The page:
April 2, 2012

Some care homes and hospitals are still not meeting their obligations on liberty safeguards, according CQC's second annual report

The Care Quality Commision's second annual report on "the implementation and use of the Safeguards" has found that some care homes and hospitals are still not meeting their obligations on liberty safeguards. The CQC report identifies "a need to increase understanding to ensure people's rights areproperly protected". It highlights training and guidance as playing a key role in developing consistent practice.

What are the 'safeguards'?

The safeguards are intended to protect people’s human rights in circumstances where they cannot consent to their care or treatment. Care homes and hospitals must apply to their supervisory body (local authority or PCT) if they intend to deprice someone of their liberty. The CQC definition of 'deprivation of liberty' includes: 

  • "Keeping them locked in or restricted to bed rails.
  • Physically restraining them.
  • Placing them under high-levels of supervision.
  • Forcibly giving them medication.
  • Preventing them from seeing relatives and friends".

What were the key findings from the CQC report?

  • "8,982 applications to deprive a person of their liberty were processed, of which 50 per cent were authorised.
  • Many services have developed good practice on the use of the safeguards, especially in involving people and their families in the decision-making process, but some were confused as to when restraints or restrictions on a person amounted to a deprivation of liberty.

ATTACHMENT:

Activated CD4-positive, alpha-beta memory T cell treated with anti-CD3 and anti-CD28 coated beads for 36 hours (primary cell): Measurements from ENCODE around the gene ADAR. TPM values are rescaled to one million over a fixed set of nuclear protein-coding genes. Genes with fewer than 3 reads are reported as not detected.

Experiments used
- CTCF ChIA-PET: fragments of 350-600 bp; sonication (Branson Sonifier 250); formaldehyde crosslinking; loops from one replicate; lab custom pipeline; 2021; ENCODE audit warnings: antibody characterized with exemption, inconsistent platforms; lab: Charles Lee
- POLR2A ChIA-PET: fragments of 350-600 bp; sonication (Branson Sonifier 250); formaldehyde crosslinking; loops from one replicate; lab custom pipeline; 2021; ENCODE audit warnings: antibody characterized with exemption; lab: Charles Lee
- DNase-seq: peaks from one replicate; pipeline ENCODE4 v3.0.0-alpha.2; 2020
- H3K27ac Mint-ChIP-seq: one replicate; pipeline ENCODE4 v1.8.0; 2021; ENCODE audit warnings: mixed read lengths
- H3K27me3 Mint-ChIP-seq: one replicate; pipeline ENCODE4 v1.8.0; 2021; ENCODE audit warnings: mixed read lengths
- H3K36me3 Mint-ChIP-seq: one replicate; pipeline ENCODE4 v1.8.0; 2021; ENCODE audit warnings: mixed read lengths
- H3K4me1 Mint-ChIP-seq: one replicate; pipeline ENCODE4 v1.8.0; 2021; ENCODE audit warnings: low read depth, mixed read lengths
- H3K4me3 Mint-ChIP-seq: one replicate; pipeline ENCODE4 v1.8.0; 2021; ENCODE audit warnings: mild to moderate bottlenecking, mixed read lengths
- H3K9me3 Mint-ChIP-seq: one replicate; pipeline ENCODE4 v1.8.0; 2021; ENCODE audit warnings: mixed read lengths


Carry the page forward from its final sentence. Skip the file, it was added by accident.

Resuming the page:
• Between a third and a quarter of care homes had not provided their staff with training on the safeguards, and in some cases only the manager had received training.
  • Most hospitals had held some training, but the proportion of staff involved ranged between 20-100 per cent".

What are the CQC going to do in response to the findings of this report?

The CQC have stated that the findings of the report show that there "continue to be cases where people are deprived of their liberty without regard to their human rights. Due to this, there is a clear need for a system of checks and safeguards".

They have identified three ways in which the CQC plans to improve their approach to monitoring the safeguards:

  • "embed the safeguards as a routine and major part of our inspectors’ practice.
  • improve our information on managing authorities’ applications and authorisations for the safeguards.
  • develop our ability to monitor the overall safeguards system and managing authorities."